‘Orphan Train’ by Christina Baker Kline

Yet again, I have learned more from a fictional book than I have from the history books growing up. Before reading “Orphan Train” by Christina Baker Kline, I had no clue about the program in the late 1800s, early 1900s to transport orphaned or homeless children from the east coast to the midwest in the hopes of finding them homes. While you would think that this would be a heartwarming story of children finding a new life, it wasn’t always that way, as some kids ended up in an abusive environment or were ended up more impoverished than they were previously.

Christina Baker Kline uses this moment in history to create an emotional tale that is divided into two story lines – one focused on present day where 17-year-old Molly Ayer is trying to adjust in her new foster home in Maine, one of many since her parents died. The other goes back a few decades to tell the story of young Irish immigrant named Niamh who has recently lost her parents to a horrific fire in New York and finds herself boarding a train with hundreds of other orphaned children to a destination unknown in the midwest.

In an attempt to keep from getting thrown out of her latest foster arrangement after getting caught stealing, Molly seeks to complete community service by cleaning out the attic of an old lady named Vivian. Molly thinks it will be an easy assignment, but as the two start going through the trunks filled with dust and old memories, Molly realizes that the two may have more in common then she originally thought.

Meanwhile, we follow Niamh’s journey that has a few bumpy starts after getting adopted by a seamstress. When the business goes bankrupt with the stock market crash Niamh is back where she started until the program finds her a new home in a derelict household where Niamh is in charge of taking care of several children. However, after a traumatic experience, Niamh is thrown into the hands of several people who set her on a straighter path and a new identity.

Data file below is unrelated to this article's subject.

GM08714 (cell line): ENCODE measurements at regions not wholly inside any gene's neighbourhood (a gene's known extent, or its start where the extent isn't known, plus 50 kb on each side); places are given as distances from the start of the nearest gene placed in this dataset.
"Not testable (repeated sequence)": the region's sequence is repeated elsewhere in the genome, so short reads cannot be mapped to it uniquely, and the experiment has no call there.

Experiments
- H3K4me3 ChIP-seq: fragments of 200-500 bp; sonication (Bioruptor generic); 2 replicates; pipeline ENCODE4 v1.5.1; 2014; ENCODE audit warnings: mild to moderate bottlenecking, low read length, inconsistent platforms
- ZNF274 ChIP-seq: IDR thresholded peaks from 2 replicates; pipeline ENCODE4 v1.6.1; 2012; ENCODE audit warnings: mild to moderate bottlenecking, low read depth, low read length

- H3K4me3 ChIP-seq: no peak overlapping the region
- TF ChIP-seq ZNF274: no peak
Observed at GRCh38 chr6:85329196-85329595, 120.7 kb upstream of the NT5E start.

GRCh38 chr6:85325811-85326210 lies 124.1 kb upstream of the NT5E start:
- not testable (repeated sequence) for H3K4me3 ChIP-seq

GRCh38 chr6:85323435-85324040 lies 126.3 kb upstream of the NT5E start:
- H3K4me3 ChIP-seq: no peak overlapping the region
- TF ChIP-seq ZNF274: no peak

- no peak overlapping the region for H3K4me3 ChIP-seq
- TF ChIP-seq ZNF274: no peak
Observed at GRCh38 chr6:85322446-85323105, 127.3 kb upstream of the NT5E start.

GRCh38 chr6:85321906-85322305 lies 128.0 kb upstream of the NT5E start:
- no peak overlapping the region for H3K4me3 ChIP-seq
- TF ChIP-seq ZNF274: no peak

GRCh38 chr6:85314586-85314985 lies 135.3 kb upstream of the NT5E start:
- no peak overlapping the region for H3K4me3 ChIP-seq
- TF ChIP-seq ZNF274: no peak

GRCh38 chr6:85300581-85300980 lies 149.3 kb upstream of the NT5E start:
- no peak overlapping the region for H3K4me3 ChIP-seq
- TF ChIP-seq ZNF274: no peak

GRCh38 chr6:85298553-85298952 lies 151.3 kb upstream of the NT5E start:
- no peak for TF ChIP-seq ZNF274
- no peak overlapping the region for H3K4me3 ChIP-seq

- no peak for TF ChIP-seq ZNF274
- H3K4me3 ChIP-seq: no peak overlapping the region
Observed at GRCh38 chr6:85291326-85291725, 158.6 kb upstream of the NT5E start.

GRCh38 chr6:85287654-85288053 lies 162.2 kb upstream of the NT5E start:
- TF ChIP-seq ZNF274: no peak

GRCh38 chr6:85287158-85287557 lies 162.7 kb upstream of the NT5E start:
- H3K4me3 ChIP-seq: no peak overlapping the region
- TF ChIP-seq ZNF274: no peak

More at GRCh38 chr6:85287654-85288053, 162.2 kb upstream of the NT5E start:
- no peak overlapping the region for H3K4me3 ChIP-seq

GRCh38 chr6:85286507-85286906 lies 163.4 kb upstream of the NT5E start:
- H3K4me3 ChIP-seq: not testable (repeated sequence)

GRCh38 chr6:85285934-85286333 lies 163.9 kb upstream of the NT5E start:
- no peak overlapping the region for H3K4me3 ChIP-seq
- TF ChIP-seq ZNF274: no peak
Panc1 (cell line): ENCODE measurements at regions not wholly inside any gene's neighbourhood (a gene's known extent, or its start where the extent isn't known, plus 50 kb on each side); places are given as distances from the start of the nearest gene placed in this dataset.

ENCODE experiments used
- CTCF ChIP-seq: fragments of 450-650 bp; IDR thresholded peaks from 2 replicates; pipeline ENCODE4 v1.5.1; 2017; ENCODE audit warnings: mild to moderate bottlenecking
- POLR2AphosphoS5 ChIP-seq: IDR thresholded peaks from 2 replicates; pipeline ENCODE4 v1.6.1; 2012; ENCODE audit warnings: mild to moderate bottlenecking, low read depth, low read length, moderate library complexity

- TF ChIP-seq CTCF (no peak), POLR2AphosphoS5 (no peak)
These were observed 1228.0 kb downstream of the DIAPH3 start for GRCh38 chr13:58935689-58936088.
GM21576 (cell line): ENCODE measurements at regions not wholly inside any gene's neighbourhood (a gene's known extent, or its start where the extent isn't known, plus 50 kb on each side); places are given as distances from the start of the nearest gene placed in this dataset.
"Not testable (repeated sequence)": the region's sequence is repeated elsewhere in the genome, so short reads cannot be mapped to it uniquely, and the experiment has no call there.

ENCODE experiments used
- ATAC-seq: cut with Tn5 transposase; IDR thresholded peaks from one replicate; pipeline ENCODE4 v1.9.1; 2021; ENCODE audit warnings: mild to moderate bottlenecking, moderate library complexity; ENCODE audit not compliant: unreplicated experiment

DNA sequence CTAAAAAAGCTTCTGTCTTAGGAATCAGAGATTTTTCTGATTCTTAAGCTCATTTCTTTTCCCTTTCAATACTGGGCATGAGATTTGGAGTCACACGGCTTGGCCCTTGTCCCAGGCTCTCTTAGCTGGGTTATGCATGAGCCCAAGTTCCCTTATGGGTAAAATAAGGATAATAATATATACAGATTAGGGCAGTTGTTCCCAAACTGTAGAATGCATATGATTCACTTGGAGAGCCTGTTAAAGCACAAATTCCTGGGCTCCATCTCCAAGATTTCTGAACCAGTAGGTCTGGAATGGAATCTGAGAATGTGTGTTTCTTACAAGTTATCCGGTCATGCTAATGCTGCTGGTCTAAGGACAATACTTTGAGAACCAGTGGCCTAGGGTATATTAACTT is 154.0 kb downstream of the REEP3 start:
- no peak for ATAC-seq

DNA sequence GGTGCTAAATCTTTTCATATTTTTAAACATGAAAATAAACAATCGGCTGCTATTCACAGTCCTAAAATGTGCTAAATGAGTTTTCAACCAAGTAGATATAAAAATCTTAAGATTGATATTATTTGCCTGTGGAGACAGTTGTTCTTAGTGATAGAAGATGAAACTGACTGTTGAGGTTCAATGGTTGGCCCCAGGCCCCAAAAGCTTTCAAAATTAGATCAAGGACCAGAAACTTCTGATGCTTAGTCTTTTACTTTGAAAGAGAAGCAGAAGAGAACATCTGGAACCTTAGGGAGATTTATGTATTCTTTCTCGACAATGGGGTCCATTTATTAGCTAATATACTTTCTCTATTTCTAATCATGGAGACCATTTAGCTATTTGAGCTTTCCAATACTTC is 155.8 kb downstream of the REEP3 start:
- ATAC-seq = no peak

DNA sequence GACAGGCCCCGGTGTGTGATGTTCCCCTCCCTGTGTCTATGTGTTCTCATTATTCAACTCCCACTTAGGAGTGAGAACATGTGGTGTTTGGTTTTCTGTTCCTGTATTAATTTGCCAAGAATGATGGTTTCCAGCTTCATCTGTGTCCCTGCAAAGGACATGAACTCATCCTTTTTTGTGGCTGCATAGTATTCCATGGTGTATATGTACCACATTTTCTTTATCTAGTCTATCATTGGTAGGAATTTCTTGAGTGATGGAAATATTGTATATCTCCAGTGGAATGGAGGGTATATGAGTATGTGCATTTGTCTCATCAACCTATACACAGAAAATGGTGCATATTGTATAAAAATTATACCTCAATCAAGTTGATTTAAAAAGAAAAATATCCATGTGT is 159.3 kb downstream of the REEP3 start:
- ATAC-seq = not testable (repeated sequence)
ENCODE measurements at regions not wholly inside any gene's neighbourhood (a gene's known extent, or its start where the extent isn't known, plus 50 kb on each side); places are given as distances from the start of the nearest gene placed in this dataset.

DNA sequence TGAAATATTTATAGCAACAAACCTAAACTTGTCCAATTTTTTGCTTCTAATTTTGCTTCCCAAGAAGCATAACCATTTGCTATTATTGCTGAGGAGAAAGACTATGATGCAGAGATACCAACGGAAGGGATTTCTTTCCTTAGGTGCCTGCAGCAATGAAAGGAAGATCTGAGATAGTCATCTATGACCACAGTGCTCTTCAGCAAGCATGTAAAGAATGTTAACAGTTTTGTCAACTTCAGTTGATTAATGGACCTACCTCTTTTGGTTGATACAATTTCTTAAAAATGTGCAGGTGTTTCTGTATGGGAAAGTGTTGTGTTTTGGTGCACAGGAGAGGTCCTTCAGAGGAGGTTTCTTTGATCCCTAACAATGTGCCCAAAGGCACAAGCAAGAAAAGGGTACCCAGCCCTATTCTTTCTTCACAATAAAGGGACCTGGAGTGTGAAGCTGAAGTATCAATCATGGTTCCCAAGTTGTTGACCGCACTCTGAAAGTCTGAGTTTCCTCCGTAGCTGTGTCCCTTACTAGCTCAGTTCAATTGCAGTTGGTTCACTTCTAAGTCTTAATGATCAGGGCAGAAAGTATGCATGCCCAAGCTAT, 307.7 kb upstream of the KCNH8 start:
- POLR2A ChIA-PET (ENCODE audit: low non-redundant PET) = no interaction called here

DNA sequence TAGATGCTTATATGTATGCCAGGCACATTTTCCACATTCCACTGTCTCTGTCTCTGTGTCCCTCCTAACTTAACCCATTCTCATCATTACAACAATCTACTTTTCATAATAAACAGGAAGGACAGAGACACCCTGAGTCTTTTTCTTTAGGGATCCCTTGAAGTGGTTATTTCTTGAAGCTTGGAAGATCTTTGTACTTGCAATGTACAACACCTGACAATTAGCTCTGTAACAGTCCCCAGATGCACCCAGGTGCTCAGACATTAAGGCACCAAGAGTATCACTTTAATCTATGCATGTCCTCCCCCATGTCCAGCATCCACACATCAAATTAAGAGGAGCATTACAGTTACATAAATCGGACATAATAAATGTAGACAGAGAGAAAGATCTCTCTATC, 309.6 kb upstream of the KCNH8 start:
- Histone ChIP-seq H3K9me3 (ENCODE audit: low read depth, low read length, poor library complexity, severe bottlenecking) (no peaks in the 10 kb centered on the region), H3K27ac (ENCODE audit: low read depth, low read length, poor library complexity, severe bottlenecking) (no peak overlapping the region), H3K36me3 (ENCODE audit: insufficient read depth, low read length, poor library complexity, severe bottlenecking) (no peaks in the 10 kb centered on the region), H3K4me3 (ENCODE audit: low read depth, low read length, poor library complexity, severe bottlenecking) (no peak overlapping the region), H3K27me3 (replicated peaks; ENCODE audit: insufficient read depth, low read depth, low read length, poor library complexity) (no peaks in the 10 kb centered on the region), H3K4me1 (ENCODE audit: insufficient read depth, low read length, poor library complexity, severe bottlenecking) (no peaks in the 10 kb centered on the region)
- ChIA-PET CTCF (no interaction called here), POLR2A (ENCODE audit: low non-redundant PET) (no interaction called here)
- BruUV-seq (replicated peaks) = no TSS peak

I absolutely loved this story, especially after I learned how the two storylines ended up merging together. I loved the relationship between Vivian and Molly. While it may seem of a cliche story line of a young recluse finding her way through the direction of a wise older mentor, Kline does it in such a way that it is bittersweet. Both characters get something out of the bargain but I think Vivian more than Molly. I thought the ending was going to be that Molly finds purpose and Vivian says goodbye to some old ghosts but it ends up being so much more. The fact that it is the start of a whole new chapter in some regards for both of them was definitely unexpected, but I won’t say more for fear of giving it away.

Kline did a great a job with this story and her writing was enveloping. Every time I picked up this book, I had no trouble picking up where I left off and being swept away with the story. I honestly didn’t want this story to end.

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